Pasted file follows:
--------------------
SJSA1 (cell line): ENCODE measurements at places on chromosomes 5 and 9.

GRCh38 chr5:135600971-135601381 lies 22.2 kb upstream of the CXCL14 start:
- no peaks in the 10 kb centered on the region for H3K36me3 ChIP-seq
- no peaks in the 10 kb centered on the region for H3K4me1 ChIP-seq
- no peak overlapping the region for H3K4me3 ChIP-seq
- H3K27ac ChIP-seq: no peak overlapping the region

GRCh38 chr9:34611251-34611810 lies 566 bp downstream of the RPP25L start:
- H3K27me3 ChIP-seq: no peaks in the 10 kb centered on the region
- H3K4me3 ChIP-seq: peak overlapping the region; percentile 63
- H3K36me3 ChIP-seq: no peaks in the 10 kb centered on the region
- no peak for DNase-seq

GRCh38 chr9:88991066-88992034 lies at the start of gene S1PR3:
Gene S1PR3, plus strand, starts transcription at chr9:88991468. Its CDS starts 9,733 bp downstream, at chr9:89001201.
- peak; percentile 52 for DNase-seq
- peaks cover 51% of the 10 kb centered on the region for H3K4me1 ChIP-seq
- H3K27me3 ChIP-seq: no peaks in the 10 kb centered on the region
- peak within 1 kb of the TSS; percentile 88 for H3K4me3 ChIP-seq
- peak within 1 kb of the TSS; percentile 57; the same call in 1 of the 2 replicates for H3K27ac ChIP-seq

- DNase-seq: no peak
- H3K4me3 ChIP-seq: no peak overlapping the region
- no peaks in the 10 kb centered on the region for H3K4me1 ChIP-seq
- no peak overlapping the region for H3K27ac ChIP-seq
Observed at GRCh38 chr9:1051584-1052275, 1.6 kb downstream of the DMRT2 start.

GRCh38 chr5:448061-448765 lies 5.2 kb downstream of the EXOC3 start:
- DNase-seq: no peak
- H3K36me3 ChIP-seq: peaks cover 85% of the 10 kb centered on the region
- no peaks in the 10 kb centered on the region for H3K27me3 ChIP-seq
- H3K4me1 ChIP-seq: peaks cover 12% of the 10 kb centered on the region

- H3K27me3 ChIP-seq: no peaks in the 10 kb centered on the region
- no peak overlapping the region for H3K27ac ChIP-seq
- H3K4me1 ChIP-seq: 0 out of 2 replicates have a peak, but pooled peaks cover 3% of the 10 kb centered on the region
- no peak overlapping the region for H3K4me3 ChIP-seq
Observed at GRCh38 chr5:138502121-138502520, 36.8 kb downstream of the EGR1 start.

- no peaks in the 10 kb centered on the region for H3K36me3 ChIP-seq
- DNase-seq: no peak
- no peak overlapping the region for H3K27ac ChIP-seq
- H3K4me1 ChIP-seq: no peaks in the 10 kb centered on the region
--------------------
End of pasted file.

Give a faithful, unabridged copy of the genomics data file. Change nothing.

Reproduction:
SJSA1 (cell line): ENCODE measurements at places on chromosomes 5 and 9.

GRCh38 chr5:135600971-135601381 lies 22.2 kb upstream of the CXCL14 start:
- no peaks in the 10 kb centered on the region for H3K36me3 ChIP-seq
- no peaks in the 10 kb centered on the region for H3K4me1 ChIP-seq
- no peak overlapping the region for H3K4me3 ChIP-seq
- H3K27ac ChIP-seq: no peak overlapping the region

GRCh38 chr9:34611251-34611810 lies 566 bp downstream of the RPP25L start:
- H3K27me3 ChIP-seq: no peaks in the 10 kb centered on the region
- H3K4me3 ChIP-seq: peak overlapping the region; percentile 63
- H3K36me3 ChIP-seq: no peaks in the 10 kb centered on the region
- no peak for DNase-seq

GRCh38 chr9:88991066-88992034 lies at the start of gene S1PR3:
Gene S1PR3, plus strand, starts transcription at chr9:88991468. Its CDS starts 9,733 bp downstream, at chr9:89001201.
- peak; percentile 52 for DNase-seq
- peaks cover 51% of the 10 kb centered on the region for H3K4me1 ChIP-seq
- H3K27me3 ChIP-seq: no peaks in the 10 kb centered on the region
- peak within 1 kb of the TSS; percentile 88 for H3K4me3 ChIP-seq
- peak within 1 kb of the TSS; percentile 57; the same call in 1 of the 2 replicates for H3K27ac ChIP-seq

- DNase-seq: no peak
- H3K4me3 ChIP-seq: no peak overlapping the region
- no peaks in the 10 kb centered on the region for H3K4me1 ChIP-seq
- no peak overlapping the region for H3K27ac ChIP-seq
Observed at GRCh38 chr9:1051584-1052275, 1.6 kb downstream of the DMRT2 start.

GRCh38 chr5:448061-448765 lies 5.2 kb downstream of the EXOC3 start:
- DNase-seq: no peak
- H3K36me3 ChIP-seq: peaks cover 85% of the 10 kb centered on the region
- no peaks in the 10 kb centered on the region for H3K27me3 ChIP-seq
- H3K4me1 ChIP-seq: peaks cover 12% of the 10 kb centered on the region

- H3K27me3 ChIP-seq: no peaks in the 10 kb centered on the region
- no peak overlapping the region for H3K27ac ChIP-seq
- H3K4me1 ChIP-seq: 0 out of 2 replicates have a peak, but pooled peaks cover 3% of the 10 kb centered on the region
- no peak overlapping the region for H3K4me3 ChIP-seq
Observed at GRCh38 chr5:138502121-138502520, 36.8 kb downstream of the EGR1 start.

- no peaks in the 10 kb centered on the region for H3K36me3 ChIP-seq
- DNase-seq: no peak
- no peak overlapping the region for H3K27ac ChIP-seq
- H3K4me1 ChIP-seq: no peaks in the 10 kb centered on the region